organization:' the complaint states.
The complaint contends that disputes
with Rabbi Silberberg began in the mid-
1990s when he initiated rabbinical proceed-
ings against Chabad of Michigan "to enforce
certain Chabad Lubavitch rules that Rabbi
Silberberg perceived as benefiting him.
"Chabad-Lubavitch of Michigan counter-
claimed to confirm its right to control the real
property occupied by the West Bloomfield
Bais Chabad," the complaint states.
"This led to more than a decade of rab-
binic judicial proceedings, each of which
affirmed Chabad-Lubavitch of Michigan's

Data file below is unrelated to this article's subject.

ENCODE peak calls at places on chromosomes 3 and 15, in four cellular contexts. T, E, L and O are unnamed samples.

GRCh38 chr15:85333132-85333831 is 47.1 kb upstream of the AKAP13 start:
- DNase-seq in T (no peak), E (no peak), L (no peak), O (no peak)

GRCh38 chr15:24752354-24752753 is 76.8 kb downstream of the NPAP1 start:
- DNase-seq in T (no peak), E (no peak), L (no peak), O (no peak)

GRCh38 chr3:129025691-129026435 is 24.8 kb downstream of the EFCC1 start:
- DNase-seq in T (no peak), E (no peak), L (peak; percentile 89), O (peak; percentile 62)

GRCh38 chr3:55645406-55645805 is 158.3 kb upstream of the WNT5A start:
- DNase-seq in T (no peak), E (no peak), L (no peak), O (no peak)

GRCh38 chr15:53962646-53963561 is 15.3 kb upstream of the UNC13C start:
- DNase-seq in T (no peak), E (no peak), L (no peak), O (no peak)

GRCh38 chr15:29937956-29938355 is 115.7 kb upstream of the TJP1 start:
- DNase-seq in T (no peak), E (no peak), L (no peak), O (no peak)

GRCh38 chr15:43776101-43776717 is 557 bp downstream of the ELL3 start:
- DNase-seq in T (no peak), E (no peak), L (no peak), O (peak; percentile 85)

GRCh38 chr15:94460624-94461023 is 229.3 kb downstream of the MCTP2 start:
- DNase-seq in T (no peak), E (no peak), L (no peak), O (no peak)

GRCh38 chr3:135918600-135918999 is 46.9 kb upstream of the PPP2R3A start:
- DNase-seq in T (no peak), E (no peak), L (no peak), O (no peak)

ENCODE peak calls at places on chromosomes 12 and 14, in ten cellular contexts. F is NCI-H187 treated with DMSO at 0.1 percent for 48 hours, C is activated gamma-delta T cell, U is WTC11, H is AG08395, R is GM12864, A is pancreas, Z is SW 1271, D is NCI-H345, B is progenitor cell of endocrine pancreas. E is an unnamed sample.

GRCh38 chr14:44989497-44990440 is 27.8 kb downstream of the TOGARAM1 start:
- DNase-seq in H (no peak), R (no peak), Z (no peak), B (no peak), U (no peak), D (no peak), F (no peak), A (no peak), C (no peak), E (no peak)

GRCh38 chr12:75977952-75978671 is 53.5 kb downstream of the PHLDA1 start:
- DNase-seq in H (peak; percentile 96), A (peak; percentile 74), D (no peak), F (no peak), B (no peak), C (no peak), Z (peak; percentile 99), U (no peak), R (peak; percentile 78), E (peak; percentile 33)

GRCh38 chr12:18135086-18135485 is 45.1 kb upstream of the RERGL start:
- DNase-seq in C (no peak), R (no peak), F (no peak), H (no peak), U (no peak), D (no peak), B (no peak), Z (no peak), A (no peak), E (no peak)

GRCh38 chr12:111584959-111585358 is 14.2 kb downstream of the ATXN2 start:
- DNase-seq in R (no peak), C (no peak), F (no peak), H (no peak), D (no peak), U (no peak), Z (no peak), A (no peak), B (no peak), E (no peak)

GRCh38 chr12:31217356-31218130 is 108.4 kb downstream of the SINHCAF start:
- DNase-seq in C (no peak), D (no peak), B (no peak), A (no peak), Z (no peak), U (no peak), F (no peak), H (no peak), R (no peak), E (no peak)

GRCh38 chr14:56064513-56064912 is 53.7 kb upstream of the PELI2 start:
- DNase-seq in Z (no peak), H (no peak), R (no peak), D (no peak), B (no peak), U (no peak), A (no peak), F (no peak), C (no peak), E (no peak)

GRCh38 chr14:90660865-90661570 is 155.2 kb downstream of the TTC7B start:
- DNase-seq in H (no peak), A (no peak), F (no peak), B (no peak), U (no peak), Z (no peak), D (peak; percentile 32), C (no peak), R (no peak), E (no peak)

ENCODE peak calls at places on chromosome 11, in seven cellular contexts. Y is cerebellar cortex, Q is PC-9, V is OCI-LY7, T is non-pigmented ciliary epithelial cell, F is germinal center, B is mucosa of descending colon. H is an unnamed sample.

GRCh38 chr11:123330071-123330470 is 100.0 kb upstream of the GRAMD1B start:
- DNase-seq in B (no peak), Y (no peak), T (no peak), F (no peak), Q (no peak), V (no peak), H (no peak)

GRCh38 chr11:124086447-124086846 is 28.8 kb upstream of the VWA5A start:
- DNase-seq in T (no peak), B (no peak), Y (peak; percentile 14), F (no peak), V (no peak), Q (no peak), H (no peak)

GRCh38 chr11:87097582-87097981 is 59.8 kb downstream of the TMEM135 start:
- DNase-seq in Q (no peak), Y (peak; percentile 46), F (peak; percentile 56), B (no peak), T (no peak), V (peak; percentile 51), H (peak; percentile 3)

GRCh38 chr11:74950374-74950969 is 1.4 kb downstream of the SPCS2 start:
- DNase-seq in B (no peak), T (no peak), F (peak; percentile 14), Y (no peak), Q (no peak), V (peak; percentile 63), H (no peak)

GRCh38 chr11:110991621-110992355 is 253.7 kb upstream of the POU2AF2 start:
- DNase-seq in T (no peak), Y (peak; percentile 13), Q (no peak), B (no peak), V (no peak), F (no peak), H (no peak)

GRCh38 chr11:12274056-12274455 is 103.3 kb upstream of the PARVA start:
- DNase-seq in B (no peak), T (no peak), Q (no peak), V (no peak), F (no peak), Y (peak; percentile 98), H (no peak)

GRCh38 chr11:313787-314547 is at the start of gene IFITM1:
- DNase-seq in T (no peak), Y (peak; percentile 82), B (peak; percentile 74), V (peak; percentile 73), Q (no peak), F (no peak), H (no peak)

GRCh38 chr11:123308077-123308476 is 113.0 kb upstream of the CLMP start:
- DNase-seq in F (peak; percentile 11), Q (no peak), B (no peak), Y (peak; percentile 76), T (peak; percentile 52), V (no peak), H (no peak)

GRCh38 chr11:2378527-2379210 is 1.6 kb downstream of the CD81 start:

ownership of the disputed property:'
Although it received the main rabbinic
ruling it is suing over in 2005, Chabad of
Michigan says it tried for years to reach a
compromise with Rabbi Silberberg and it
now, reluctantly, has filed suit.
"These rabbinical tribunals have been
involved at least since 1995, and there have
been rulings of four separate rabbinic tri-
bunals," said attorney Ankers. "Even after
those rulings, there have been efforts to
work quietly to reach a resolution without
court action, but those efforts have, unfor
tunately, been unavailing."
Because of the sect's reluctance to use
the secular courts, Chabad of Michigan
says it obtained written approval on Dec.
24, 2009, to file a lawsuit from the Agudas
HaRabonim, an Orthodox organization
based in the United States and Canada,
which stated, "since it is permissible resort-
ing to secular courts in order to get a rabbin-

The Sara and Morris Bais Chabad Torah Center of West Bloomfield